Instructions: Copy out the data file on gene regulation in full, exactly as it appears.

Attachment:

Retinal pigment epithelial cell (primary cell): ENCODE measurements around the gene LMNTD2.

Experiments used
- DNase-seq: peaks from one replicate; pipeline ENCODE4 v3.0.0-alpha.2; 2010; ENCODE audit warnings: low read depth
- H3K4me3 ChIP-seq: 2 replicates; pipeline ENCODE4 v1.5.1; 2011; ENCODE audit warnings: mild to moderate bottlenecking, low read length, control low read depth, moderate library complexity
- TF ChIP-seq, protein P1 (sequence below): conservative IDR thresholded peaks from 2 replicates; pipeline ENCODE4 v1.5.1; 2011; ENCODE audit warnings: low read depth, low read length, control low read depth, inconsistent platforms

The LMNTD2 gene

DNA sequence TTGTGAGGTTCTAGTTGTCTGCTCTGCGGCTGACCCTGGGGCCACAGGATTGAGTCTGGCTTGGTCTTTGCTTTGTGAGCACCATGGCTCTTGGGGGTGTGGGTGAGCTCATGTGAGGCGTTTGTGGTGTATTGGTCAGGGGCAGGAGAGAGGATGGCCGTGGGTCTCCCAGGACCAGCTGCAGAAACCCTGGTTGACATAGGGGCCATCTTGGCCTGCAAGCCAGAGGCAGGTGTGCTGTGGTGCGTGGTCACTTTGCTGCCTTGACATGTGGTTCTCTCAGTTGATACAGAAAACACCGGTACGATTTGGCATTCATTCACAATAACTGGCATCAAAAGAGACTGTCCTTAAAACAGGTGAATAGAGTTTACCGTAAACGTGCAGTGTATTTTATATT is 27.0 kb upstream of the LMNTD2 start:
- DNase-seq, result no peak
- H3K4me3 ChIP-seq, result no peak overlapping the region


Retinal pigment epithelial cell (primary cell): ENCODE measurements around the gene LMNTD2.

Experiments used
- DNase-seq: peaks from one replicate; pipeline ENCODE4 v3.0.0-alpha.2; 2010; ENCODE audit warnings: low read depth
- H3K4me3 ChIP-seq: 2 replicates; pipeline ENCODE4 v1.5.1; 2011; ENCODE audit warnings: mild to moderate bottlenecking, low read length, control low read depth, moderate library complexity
- TF ChIP-seq, protein P1 (sequence below): conservative IDR thresholded peaks from 2 replicates; pipeline ENCODE4 v1.5.1; 2011; ENCODE audit warnings: low read depth, low read length, control low read depth, inconsistent platforms

The LMNTD2 gene

DNA sequence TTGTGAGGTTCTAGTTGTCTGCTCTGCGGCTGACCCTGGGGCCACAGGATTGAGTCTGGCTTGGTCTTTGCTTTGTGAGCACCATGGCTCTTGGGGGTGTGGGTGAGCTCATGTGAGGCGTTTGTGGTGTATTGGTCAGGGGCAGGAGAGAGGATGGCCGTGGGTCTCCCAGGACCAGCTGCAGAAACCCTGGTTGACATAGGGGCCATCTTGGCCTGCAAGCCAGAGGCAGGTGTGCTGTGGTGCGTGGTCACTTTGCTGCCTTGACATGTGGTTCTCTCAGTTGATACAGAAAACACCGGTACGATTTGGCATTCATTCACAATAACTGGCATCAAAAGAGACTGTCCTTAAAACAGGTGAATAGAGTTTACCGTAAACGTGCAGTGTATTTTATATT is 27.0 kb upstream of the LMNTD2 start:
- DNase-seq, result no peak
- H3K4me3 ChIP-seq, result no peak overlapping the region